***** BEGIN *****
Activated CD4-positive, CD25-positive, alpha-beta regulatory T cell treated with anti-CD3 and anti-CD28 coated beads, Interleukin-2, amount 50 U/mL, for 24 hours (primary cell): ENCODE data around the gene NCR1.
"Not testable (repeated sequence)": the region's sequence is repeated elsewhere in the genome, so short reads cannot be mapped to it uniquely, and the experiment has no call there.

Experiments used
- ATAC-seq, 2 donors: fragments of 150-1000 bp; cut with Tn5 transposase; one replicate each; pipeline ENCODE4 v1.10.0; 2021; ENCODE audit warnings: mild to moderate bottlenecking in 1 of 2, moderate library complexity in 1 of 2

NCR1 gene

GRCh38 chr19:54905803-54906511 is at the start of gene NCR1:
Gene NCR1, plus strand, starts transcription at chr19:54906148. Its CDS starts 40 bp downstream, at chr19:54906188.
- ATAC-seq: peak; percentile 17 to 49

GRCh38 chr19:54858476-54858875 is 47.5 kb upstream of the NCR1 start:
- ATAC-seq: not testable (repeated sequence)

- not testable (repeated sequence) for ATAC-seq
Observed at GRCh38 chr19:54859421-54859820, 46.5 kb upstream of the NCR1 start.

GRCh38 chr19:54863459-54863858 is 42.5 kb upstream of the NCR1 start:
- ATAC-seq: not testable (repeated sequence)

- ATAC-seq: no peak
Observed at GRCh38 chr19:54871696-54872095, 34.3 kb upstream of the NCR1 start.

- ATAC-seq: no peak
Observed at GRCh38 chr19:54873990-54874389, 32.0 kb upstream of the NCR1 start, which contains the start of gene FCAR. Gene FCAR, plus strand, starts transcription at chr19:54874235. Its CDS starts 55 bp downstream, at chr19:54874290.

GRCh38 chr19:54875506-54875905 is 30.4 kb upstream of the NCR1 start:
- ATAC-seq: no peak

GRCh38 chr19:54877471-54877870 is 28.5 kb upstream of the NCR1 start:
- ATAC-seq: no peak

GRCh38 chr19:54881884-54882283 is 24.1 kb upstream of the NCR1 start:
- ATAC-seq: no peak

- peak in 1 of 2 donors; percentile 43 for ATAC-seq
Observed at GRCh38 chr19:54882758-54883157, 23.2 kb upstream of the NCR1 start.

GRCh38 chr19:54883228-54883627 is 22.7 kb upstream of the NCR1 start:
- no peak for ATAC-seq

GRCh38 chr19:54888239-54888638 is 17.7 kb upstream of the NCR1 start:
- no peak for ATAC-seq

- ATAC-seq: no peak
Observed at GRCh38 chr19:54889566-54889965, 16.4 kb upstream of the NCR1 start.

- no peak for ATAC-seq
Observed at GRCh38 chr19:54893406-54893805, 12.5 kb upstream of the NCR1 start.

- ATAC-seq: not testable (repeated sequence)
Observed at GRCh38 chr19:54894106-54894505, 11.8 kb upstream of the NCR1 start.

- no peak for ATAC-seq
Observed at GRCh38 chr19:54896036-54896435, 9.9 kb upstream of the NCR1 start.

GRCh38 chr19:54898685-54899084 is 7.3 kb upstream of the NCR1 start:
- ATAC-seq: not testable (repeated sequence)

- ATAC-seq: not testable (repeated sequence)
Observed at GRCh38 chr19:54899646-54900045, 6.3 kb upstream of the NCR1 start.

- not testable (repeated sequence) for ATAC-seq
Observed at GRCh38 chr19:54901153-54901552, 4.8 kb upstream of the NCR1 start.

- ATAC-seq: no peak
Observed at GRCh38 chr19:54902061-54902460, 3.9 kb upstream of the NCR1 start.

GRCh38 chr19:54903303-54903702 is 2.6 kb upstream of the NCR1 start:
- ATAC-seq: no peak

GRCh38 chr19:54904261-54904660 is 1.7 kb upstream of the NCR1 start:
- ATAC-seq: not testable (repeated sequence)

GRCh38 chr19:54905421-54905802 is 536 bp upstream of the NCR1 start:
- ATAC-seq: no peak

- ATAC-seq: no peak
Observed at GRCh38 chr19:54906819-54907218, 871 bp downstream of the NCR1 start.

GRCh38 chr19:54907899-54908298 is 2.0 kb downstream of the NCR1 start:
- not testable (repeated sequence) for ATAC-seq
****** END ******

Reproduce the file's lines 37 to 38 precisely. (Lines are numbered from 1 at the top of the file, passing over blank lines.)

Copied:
- no peak for ATAC-seq
Observed at GRCh38 chr19:54896036-54896435, 9.9 kb upstream of the NCR1 start.